AI Tech Amputees
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AI Tech: A Game-Changer for Amputees

Active Military
Active Military
October 17, 2017
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We’ve done a few pieces on new and emerging tech. Hoverbikes and weapon technology are all really cool to see in action. But the real joy is that a lot of the new tech being developed is going towards helping amputees lead more normal lives. As artificial intelligence gains ground, so are the amputees. In a demonstration this past Monday, Glen Lehman a former sergeant first class demonstrated a new system developed by Coapt Engineering helping him control his prosthetic more naturally than other similar prosthetics.Many of our amputee veterans are doing amazing things from competing in the Invictus Games and sled hockey to being great dads and fathers. Their lives have somewhat normalized since their injury and they are back to their old ways of kicking ass and being great at generally anything they set their mind to, albeit with some modifications.Don’t get us wrong, prosthetics, especially neuro controlled prosthetics have come a long way in the last 15 years, but they’re not without some drawbacks. In order to function, certain amounts of neural activation must take place before the prosthetics CPU recognizes input. Muscle fatigue and the tiresome nature of these devices can be a major drawback for some amputees.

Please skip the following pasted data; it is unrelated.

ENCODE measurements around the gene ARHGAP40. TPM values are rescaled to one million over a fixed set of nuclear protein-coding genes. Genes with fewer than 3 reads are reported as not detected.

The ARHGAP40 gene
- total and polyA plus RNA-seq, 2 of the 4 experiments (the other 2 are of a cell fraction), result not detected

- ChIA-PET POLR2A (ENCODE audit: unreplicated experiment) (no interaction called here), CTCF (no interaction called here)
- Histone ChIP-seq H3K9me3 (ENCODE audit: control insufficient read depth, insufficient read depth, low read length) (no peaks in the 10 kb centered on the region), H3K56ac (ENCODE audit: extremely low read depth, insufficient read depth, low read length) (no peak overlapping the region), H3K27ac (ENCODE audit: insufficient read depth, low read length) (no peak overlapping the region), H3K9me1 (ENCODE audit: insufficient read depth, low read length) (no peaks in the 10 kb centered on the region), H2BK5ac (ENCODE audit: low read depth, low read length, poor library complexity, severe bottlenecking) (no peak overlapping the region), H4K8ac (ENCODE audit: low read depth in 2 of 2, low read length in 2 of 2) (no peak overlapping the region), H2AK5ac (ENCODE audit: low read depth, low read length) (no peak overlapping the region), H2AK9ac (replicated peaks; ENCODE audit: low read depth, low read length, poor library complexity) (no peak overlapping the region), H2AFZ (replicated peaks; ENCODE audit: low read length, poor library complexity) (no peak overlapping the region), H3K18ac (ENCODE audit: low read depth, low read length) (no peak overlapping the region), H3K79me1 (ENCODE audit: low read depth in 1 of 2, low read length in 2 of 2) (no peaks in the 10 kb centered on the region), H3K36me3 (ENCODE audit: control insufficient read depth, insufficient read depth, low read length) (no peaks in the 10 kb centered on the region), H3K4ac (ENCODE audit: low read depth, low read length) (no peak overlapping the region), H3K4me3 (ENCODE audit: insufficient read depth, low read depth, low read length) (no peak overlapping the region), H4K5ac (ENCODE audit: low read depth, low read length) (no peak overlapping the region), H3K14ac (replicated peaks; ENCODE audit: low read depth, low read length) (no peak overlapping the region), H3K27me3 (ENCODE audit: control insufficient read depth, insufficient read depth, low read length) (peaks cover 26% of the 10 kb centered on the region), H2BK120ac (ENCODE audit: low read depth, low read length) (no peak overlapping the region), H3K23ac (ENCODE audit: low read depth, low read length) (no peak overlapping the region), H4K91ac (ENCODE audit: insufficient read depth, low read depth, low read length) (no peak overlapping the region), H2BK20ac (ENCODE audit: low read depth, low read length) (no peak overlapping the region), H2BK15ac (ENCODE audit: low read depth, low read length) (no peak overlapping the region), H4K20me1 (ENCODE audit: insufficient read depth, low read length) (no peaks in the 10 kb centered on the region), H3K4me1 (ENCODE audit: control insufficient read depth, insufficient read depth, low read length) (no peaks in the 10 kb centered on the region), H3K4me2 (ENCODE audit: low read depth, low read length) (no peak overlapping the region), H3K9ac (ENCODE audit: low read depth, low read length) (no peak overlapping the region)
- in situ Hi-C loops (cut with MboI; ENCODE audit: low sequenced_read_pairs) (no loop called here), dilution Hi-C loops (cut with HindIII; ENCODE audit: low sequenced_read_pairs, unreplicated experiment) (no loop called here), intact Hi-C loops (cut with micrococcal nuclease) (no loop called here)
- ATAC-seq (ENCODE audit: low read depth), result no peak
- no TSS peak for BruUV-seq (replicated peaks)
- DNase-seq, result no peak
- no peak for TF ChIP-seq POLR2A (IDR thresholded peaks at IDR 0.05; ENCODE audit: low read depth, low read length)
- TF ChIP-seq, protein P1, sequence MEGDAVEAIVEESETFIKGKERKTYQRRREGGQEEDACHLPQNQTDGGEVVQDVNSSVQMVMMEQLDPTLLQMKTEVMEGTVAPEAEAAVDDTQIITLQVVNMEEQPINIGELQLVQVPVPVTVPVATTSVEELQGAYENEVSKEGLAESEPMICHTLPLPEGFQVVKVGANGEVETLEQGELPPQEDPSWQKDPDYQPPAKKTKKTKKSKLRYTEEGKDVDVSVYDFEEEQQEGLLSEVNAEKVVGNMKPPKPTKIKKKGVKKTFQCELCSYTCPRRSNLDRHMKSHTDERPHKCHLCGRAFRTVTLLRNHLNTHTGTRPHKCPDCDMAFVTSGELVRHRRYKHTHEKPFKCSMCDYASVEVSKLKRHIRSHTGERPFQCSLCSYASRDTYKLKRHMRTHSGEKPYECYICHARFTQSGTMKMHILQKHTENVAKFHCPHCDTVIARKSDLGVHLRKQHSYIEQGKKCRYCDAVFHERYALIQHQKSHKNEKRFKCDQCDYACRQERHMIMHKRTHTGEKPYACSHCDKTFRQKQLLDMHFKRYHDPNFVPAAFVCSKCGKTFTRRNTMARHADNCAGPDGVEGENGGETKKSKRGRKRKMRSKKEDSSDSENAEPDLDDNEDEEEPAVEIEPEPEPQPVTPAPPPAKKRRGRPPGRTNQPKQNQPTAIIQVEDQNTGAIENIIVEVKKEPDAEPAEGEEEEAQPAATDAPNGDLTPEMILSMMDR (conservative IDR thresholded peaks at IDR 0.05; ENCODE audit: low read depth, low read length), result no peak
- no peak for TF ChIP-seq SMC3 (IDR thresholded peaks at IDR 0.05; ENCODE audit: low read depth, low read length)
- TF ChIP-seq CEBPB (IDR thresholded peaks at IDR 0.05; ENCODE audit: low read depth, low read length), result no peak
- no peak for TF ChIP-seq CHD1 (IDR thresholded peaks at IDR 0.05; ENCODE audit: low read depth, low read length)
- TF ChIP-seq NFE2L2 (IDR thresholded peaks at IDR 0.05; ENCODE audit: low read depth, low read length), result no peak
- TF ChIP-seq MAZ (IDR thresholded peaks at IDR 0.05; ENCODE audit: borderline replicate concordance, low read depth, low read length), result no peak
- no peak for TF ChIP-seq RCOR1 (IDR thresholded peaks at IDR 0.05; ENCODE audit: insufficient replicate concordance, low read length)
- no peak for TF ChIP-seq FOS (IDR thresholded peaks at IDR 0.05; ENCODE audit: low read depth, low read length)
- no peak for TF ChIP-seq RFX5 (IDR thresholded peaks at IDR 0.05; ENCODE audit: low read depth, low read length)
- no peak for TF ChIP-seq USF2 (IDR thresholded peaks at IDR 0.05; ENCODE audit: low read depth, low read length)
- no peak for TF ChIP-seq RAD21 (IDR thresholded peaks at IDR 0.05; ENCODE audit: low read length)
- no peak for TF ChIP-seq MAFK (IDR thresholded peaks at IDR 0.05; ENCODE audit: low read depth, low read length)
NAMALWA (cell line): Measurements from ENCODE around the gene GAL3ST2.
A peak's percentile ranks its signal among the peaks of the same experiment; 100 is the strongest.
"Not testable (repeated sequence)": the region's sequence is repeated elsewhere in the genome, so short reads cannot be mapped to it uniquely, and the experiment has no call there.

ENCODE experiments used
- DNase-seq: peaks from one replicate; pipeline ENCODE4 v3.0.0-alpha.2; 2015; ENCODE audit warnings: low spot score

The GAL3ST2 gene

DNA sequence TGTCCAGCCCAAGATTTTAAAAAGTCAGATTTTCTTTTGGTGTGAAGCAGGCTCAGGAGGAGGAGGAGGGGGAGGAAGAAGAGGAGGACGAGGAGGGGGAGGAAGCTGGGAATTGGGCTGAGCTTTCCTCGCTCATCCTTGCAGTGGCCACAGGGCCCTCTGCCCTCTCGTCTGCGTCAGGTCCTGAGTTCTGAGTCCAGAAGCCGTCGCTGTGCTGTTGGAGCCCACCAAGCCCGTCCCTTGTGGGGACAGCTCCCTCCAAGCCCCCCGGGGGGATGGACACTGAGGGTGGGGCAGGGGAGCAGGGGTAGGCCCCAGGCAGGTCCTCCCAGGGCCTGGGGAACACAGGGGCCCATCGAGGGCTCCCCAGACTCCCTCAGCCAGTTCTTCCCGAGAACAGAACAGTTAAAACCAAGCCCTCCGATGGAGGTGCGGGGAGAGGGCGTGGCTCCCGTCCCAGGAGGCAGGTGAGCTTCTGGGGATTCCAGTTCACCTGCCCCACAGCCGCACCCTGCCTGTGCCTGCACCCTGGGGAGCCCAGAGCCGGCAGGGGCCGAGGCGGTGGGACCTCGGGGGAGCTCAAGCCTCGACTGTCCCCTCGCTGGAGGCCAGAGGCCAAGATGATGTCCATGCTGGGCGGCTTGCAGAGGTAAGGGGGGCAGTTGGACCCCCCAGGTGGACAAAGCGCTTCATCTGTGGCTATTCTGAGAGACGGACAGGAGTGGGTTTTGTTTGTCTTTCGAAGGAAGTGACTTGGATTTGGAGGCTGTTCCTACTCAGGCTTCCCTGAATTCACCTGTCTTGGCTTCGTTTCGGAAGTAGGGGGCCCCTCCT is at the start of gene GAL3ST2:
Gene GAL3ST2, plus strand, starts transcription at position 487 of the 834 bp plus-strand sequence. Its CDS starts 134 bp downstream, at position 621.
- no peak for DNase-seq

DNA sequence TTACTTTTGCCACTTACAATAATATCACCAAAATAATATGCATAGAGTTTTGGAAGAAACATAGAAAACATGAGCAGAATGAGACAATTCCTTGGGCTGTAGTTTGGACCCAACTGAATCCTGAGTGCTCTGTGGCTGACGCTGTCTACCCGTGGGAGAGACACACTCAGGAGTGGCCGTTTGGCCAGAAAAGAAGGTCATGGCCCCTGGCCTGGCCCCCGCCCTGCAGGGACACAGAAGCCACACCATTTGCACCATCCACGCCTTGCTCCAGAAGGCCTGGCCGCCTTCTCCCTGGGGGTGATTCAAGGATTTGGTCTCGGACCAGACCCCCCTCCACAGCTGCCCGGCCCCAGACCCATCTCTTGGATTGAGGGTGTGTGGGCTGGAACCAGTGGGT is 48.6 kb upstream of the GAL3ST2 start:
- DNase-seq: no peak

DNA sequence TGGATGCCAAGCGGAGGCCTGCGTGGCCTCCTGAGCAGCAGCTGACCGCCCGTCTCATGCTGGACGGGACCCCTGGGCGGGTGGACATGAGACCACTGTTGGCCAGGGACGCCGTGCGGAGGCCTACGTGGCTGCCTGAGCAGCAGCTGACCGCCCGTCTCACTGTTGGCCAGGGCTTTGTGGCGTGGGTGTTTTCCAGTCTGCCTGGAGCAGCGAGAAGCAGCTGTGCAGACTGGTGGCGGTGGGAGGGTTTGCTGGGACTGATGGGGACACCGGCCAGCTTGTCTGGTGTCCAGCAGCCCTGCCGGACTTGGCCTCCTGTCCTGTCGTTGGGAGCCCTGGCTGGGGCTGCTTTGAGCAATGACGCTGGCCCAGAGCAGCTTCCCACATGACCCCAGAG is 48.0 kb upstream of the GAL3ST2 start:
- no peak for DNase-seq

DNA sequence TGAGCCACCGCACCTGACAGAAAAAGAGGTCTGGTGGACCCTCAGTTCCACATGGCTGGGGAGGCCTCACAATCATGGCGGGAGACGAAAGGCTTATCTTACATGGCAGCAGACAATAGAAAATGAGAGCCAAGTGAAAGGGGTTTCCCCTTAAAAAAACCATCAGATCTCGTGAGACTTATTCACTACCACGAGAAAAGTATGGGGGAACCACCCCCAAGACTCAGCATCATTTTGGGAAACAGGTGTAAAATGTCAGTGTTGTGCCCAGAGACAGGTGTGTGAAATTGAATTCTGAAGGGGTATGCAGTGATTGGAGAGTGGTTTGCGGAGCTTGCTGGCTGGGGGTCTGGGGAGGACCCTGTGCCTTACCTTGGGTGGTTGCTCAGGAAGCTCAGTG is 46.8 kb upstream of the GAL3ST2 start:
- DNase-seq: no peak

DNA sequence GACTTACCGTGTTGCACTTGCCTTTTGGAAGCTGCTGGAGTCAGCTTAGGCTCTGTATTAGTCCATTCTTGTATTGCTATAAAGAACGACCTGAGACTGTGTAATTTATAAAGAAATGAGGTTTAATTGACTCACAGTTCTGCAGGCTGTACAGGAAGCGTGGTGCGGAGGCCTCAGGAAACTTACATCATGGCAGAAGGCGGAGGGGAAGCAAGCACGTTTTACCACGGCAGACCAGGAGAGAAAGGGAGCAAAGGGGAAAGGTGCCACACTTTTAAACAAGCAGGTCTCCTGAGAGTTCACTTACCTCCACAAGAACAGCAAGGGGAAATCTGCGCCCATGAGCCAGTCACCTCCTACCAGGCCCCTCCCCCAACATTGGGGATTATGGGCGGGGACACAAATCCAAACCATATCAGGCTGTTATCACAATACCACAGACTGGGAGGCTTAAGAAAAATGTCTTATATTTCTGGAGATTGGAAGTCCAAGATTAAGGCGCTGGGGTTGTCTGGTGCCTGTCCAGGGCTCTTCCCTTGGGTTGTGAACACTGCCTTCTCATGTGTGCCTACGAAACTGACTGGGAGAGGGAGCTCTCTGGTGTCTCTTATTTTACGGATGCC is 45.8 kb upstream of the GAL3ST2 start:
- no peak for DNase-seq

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Enter the new system designed by Coapt Engineering. Using artificial intelligence, the computer can learn commands and not place as great a demand on the muscle or user. Adapting to the specific wearer is a key feature that will definitely make life easier. “With Coapt, as long as you can replicate or create a pattern, the algorithm assigns it to a motor movement,” says Lehman of the new system. This is basically what happens in our brain that people call muscle memory. Muscle memory is a bit of a misnomer, as what’s taking place is actually called Motor Learning, where the brain recognizes patterns and learns to become more efficient in those set patterns.Lehman states that the benefit to this system is that as the day wears on and he becomes tired, the system can be trained to adapt to his level of fatigue, rather than him not being able to get to the desired level of muscle activation and not accomplishing a task. Another benefit is the reduced need for a clinician “It also reduces my dependency on a clinician,” says Lehman “because I can train the thresholds on the arm myself.”The system, although new, is so advanced that it becomes better as time goes on. The CEO of Coapt Engineering tells us that “It learns Glen. The more he wears it, the better this system gets at listening and functioning for him.” Lehman was only the second person to utilize the system since its inception in 2013 and now 45 wounded service members have this technology improving their day to day and allowing them to achieve new heights with fewer restrictions and modifications.

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